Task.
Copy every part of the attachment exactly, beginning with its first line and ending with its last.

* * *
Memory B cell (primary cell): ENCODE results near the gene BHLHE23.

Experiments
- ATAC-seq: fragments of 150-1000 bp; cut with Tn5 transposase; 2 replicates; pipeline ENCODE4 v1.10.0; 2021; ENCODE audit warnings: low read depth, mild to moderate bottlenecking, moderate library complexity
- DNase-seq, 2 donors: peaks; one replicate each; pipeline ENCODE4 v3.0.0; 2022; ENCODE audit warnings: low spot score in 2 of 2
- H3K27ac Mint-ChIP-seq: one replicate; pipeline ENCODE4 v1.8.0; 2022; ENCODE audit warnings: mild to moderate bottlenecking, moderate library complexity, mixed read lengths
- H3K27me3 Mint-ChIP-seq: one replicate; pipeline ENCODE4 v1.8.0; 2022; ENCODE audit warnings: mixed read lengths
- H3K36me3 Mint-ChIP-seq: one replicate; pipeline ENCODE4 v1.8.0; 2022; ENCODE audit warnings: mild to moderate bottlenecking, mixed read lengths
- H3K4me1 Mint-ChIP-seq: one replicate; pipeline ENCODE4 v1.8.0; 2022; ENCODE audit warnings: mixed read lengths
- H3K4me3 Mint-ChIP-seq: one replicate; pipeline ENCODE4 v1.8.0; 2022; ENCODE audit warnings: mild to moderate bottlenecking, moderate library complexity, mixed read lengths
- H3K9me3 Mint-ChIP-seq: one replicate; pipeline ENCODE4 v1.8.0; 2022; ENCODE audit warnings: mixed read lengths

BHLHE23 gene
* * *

Memory B cell (primary cell): ENCODE results near the gene BHLHE23.

Experiments
- ATAC-seq: fragments of 150-1000 bp; cut with Tn5 transposase; 2 replicates; pipeline ENCODE4 v1.10.0; 2021; ENCODE audit warnings: low read depth, mild to moderate bottlenecking, moderate library complexity
- DNase-seq, 2 donors: peaks; one replicate each; pipeline ENCODE4 v3.0.0; 2022; ENCODE audit warnings: low spot score in 2 of 2
- H3K27ac Mint-ChIP-seq: one replicate; pipeline ENCODE4 v1.8.0; 2022; ENCODE audit warnings: mild to moderate bottlenecking, moderate library complexity, mixed read lengths
- H3K27me3 Mint-ChIP-seq: one replicate; pipeline ENCODE4 v1.8.0; 2022; ENCODE audit warnings: mixed read lengths
- H3K36me3 Mint-ChIP-seq: one replicate; pipeline ENCODE4 v1.8.0; 2022; ENCODE audit warnings: mild to moderate bottlenecking, mixed read lengths
- H3K4me1 Mint-ChIP-seq: one replicate; pipeline ENCODE4 v1.8.0; 2022; ENCODE audit warnings: mixed read lengths
- H3K4me3 Mint-ChIP-seq: one replicate; pipeline ENCODE4 v1.8.0; 2022; ENCODE audit warnings: mild to moderate bottlenecking, moderate library complexity, mixed read lengths
- H3K9me3 Mint-ChIP-seq: one replicate; pipeline ENCODE4 v1.8.0; 2022; ENCODE audit warnings: mixed read lengths

BHLHE23 gene